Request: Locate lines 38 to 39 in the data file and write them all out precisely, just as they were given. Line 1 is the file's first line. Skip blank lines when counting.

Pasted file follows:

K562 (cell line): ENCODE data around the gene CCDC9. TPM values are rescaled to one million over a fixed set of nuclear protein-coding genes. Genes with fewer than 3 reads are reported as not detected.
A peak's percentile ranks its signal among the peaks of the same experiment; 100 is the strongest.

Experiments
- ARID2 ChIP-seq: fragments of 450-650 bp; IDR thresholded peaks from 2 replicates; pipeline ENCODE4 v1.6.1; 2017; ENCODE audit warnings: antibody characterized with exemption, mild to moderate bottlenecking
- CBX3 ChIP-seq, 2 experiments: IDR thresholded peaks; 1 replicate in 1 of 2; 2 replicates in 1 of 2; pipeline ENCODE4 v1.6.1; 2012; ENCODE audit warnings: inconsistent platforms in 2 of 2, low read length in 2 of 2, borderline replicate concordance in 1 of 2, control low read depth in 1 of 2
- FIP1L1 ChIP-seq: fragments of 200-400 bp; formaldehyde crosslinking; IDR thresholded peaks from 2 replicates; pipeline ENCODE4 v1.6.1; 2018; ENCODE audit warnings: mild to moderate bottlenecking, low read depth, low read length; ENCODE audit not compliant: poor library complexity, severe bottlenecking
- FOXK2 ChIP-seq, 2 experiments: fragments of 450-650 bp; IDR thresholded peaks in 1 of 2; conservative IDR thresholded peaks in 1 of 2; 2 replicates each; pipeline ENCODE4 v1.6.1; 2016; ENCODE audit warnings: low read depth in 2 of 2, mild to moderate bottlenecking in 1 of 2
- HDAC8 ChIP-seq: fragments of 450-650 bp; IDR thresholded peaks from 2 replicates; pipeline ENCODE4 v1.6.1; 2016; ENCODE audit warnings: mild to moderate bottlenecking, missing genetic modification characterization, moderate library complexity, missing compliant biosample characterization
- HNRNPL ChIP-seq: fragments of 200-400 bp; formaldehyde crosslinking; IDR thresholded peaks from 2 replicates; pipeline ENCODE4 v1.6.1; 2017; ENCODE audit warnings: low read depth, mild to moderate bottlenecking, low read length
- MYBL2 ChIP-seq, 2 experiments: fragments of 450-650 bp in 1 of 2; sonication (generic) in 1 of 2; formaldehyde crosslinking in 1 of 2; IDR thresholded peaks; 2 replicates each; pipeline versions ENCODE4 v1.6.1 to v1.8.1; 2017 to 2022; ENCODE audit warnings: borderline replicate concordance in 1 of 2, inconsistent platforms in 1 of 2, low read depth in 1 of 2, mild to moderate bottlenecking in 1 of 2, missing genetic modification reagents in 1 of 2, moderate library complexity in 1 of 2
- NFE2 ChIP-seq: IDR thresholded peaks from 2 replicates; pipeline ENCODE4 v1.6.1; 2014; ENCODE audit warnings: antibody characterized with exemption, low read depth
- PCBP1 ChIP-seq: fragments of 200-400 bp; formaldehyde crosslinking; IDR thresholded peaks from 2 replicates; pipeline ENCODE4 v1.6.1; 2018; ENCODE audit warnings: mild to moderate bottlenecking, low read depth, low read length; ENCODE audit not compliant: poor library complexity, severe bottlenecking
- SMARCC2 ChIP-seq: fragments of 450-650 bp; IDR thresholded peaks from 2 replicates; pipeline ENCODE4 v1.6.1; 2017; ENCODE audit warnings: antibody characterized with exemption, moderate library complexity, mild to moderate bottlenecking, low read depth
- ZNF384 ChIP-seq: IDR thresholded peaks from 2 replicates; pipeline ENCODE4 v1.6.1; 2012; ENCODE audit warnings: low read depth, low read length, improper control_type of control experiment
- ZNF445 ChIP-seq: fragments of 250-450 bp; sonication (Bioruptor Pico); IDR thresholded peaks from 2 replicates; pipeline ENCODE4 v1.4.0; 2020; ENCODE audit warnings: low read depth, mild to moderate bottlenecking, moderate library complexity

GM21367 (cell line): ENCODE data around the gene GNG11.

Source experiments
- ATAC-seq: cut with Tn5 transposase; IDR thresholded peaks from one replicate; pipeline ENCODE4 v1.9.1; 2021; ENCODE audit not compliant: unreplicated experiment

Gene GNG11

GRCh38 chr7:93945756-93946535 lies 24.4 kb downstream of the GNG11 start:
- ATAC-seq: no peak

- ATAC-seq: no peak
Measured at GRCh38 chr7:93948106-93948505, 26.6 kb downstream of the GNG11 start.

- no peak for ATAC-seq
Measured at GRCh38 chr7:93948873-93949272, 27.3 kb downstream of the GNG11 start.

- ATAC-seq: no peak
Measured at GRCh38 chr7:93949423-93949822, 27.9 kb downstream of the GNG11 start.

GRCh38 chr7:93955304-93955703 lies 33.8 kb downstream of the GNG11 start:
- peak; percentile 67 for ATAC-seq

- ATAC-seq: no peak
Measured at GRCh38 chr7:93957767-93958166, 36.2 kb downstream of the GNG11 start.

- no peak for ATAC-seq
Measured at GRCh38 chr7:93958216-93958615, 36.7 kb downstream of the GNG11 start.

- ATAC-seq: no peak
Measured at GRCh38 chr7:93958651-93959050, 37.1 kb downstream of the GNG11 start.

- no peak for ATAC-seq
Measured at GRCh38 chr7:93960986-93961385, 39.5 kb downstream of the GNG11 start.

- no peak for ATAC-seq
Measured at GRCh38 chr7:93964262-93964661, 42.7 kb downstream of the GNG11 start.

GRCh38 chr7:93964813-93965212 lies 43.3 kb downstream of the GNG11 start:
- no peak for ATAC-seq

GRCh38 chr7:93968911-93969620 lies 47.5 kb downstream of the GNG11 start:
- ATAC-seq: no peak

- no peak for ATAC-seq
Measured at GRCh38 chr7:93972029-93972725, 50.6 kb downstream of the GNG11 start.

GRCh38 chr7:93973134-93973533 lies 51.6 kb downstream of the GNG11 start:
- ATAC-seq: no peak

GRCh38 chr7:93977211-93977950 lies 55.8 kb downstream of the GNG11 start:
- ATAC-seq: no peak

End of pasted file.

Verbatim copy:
- no peak for ATAC-seq
Measured at GRCh38 chr7:93964262-93964661, 42.7 kb downstream of the GNG11 start.